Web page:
The Messiah and Jerusalem: The Amazing Prophecy of Daniel
Jesus had died. He had been “cut off from he land of the living.” On the third day, He was raised back up to life. On the following forty days, He met with His apostles to help them in understanding how the events that they had witnessed had been prophesied and how that His rejection, death, burial and resurrection were a fulfillment of these ancient prophecies. There were over 300 prophecies written from 400 to 1,000 years previous to His coming. All of them were fulfilled.
One of the most remarkable (to me, at least) of these prophecies
is one made by Daniel. "Seventy weeks have been decreed for your people and your
holy city, to finish the transgression, to make an end of sin, to make atonement
for iniquity, to bring in everlasting righteousness, to seal up vision and
prophecy, and to anoint the most holy place. o you are to know and discern that
from the issuing of a decree to restore and rebuild Jerusalem until Messiah the
Prince there will be seven weeks and sixty-two weeks; it will be built again,
with plaza and moat, even in times of distress. Then after the sixty-two weeks
the Messiah will be cut off and have nothing, and the people of the prince who
is to come will destroy the city and the sanctuary. And its end will come with a
flood; even to the end there will be war; desolations are determined. And he
will make a firm covenant with the many for one week, but in the middle of the
week he will put a stop to sacrifice and grain offering; and on the wing of
abominations will come one who makes desolate, even until a complete
destruction, one that is decreed, is poured out on the one who makes desolate."
The Historical Context
The nation of Judah had fallen away from God. Jeremiah had foretold that God would withhold His blessings and protection, and that Judah would be conquered and taken into captivity which would last for 70 years (Jeremiah 25:12; 29:10). This was later fulfilled when Babylon conquered Judah and took them into captivity, the first deportation according to history took place in 605 B.C. and the return in 535 B.C. Daniel himself was one of the young men taken into captivity and lived to see the the return commence under Darius (Daniel 9:2).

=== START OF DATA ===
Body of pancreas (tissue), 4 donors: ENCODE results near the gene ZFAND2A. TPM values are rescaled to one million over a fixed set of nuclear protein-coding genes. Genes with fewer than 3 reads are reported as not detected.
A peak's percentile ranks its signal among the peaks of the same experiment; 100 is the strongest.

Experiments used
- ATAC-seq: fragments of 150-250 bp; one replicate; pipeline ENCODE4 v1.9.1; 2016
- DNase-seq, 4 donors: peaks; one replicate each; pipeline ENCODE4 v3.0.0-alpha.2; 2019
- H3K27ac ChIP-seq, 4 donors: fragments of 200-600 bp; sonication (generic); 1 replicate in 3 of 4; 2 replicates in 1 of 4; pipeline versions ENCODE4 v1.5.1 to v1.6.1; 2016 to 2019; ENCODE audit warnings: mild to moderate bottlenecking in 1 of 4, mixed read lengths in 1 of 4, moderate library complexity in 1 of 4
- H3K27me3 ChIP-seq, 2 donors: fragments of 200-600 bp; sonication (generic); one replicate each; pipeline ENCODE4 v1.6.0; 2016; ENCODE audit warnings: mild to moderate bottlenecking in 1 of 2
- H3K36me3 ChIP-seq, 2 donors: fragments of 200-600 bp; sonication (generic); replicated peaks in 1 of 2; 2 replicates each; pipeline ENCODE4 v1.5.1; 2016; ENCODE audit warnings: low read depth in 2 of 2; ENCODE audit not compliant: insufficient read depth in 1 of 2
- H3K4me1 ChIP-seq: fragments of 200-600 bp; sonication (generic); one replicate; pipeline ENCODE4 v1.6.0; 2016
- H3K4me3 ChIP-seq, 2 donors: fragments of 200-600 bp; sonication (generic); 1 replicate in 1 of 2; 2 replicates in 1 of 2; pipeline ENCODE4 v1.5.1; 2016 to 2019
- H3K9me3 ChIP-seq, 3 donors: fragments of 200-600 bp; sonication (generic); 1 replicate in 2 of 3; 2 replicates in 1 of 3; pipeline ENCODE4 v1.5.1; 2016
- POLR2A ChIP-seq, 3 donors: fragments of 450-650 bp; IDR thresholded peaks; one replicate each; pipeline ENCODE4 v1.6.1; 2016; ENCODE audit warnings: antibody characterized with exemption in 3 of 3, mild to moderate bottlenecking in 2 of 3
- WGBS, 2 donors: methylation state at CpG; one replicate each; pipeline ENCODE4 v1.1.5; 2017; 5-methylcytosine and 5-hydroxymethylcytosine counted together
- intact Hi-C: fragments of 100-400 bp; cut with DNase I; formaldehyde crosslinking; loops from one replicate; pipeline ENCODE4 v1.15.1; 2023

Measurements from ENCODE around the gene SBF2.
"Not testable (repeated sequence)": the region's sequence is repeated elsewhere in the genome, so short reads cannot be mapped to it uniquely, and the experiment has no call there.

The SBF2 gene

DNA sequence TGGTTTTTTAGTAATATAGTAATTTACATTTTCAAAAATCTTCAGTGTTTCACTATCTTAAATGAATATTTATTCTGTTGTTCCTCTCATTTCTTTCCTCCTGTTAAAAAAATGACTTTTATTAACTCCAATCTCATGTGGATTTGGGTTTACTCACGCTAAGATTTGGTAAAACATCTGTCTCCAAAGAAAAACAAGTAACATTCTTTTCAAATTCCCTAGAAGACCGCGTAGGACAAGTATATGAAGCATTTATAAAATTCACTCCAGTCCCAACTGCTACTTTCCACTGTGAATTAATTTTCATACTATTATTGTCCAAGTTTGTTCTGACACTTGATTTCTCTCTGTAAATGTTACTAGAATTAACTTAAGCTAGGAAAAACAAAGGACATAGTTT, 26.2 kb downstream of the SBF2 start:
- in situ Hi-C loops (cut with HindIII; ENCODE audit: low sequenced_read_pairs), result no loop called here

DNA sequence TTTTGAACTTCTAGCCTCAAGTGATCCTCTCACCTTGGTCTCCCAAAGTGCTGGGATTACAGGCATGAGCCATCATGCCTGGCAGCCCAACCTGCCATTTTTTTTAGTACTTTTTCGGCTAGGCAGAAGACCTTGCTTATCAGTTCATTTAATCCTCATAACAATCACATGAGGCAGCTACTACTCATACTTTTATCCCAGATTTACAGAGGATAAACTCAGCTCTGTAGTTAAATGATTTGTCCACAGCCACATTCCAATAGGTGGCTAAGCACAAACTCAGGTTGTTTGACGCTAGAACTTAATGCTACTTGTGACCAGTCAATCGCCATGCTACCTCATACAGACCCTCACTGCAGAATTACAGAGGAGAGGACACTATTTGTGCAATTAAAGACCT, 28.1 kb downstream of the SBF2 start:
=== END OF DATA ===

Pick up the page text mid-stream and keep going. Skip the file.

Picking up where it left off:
70 years fulfilled a Divine pattern. The Law of Moses had commanded that every 7th year be a “sabbatical year.” This Law of God had been neglected for most of Israel's history, so the Lord decreed that they would spend one year in captivity for every sabbatical year they had failed to keep as a nation. They had missed 70 sabbatical years during their 490 years as a nation.
But also, this 490 year figure not only looked back into time, it also looked forward. The Messiah would come and “make atonement for iniquity” in 70 units of seven, referred to in the context as “weeks” but the word means a unit of seven. In this case, it would not be 7 days but 7 years (Daniel 9:24; cf. 2 Chronicles 36:20,21; Leviticus 25:3,4).
The time of Daniel's prophecy can be precisely pin pointed due
to the mention of Darius beginning his reign (Daniel 9:1,2). This would make it
538 B.C. The angel Gabriel assures Daniel that not only will he see the return
from captivity, but also gives much more far reaching information concerning the
coming of the Messiah another five centuries in the future.